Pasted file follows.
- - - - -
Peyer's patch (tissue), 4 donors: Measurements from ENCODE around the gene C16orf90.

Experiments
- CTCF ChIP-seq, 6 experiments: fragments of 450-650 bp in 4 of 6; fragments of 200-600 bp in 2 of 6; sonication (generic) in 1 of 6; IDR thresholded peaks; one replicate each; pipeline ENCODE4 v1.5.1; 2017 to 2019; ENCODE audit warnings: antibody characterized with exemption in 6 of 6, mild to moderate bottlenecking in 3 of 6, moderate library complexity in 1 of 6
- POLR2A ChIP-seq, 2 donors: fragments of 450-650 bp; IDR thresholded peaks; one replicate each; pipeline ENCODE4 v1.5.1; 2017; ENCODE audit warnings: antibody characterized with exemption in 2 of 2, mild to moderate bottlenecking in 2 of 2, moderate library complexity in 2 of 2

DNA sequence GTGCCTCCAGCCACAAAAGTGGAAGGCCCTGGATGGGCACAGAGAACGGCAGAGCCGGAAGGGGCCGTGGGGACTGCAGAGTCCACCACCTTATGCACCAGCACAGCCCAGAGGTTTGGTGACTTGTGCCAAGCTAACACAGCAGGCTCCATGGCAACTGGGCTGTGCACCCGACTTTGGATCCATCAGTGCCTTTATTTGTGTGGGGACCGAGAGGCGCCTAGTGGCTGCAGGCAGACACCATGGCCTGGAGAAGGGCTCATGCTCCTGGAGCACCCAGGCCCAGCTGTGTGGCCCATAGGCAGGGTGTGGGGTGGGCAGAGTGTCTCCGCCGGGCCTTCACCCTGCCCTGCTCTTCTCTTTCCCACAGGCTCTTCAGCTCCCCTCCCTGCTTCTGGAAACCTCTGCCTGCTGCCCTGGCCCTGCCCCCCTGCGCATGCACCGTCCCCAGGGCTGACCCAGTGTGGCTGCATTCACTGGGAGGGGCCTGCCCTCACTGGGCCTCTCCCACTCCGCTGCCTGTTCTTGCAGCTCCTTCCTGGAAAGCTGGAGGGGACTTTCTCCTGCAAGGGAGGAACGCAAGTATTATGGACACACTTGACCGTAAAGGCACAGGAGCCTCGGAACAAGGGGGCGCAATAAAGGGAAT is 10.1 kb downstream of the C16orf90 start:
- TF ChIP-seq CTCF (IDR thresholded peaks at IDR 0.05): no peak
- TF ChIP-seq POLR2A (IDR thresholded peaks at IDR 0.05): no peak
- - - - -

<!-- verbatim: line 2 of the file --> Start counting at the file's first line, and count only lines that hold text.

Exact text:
Experiments